Another sign that The Bible Speaks received a lot of funds this spring was the return of money to some of those who had sold their houses for the church. Most of them had been named in the Christian Research Institute's report as having been exploited for their money. The former members did not receive the full amount of their gift, but those interviewed said they were pleased to get anything back.
Other families that were not repaid, however, say they would like to see their money again.
Kenneth and Nonie Goodwin of Rialto, Calif., gave $38,000 toward the purchase of 36 acres In Lake Elsinore, Calif., where a branch ministry was founded hen 1978. The property was never purchased, and the down payment was forfeited by The Bible Speaks. Kenneth Goodwin said they met in March 1979 with Pastor Ed Mosher, who assured them that Stevens had said they would get their money back.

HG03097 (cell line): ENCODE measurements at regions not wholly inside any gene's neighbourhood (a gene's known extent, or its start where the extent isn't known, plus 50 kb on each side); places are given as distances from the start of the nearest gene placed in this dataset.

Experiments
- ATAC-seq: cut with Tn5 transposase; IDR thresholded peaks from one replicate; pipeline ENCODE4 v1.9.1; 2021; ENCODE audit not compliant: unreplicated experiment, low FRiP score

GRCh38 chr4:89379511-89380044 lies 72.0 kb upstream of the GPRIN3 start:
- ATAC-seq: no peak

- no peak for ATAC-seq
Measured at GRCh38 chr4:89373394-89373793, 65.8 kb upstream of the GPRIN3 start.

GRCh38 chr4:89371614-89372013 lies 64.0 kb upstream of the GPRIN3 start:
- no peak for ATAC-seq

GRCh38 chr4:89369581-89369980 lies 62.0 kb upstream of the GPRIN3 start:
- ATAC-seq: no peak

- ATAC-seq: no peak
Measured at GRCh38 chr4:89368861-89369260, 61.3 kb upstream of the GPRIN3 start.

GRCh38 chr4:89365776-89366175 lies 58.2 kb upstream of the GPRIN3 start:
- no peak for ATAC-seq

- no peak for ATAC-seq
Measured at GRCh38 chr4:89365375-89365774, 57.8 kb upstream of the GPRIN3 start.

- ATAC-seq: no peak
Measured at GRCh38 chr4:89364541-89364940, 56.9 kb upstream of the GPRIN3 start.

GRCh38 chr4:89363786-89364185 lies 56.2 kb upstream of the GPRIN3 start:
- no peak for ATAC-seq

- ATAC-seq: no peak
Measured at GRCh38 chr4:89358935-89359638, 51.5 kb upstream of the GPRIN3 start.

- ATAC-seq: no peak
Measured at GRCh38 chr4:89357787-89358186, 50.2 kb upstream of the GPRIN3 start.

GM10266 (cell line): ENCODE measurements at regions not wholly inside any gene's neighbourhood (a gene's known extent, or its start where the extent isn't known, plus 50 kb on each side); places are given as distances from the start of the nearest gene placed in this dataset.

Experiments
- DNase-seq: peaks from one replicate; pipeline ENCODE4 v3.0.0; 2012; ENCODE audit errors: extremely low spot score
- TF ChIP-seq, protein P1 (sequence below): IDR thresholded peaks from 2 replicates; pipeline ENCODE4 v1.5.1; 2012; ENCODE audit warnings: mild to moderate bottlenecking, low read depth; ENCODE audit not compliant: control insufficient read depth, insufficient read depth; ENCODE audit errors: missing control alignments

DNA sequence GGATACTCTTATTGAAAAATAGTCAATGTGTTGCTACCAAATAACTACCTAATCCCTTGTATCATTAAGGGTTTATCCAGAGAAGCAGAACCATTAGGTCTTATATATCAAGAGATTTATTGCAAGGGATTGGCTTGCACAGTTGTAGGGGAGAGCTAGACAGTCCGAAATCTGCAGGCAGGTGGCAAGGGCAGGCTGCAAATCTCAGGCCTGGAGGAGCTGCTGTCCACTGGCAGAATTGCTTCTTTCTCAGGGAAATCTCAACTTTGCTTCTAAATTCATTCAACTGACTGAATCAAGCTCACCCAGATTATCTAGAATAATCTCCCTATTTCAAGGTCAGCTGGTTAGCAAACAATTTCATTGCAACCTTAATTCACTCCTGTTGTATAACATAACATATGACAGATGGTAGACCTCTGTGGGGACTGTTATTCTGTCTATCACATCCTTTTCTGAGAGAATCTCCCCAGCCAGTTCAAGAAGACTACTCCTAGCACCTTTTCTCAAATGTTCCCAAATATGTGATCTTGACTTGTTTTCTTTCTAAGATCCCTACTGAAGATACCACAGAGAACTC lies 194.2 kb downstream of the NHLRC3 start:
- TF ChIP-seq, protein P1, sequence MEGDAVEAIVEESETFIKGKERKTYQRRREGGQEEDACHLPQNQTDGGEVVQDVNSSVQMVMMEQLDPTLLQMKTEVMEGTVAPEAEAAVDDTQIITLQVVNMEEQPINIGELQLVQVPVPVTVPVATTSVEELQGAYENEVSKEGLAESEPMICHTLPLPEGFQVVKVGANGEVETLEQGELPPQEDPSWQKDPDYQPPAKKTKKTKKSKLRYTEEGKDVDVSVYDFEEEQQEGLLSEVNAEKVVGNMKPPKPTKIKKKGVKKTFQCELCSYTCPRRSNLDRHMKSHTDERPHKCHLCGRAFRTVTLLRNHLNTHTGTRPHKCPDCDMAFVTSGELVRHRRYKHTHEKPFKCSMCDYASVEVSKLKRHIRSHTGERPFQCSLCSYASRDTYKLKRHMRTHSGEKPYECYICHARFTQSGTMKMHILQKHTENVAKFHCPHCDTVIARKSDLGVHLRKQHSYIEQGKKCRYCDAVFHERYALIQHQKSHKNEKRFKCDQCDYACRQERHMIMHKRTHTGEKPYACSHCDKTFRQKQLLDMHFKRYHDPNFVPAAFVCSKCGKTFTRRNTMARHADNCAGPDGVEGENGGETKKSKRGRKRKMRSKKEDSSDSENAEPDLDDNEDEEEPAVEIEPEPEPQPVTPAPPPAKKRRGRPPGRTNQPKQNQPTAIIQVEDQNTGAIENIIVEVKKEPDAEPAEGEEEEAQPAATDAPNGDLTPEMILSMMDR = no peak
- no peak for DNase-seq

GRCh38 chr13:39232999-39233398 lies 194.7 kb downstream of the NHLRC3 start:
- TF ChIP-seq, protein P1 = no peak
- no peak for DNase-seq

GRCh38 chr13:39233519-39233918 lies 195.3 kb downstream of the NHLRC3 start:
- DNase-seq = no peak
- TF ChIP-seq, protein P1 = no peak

"It Stevens still wants to keep good on his word and pay us back the $38,000, we're not that hard to find," said Goodwin in a telephone interview.
A widow's gifts
Jeannie Monahan, a widow from Brockton, told The Eagle that she gave gifts of $10,000, $25,000 an $5,000, which included money from the sale of her home and property and the proceeds of her husband's life insurance policy. She said she gave additional money in regular offerings but could not estimate how much.
Monahan's daughter, however suggests her mother's contribution were even larger. She estimate that after her father's death, her mother had some $80,000. She moved to Lenox, where she said she was promised she would be take care of permanently. When she left The Bible Speaks and returned to Brockton four years later in 1998 she had no money.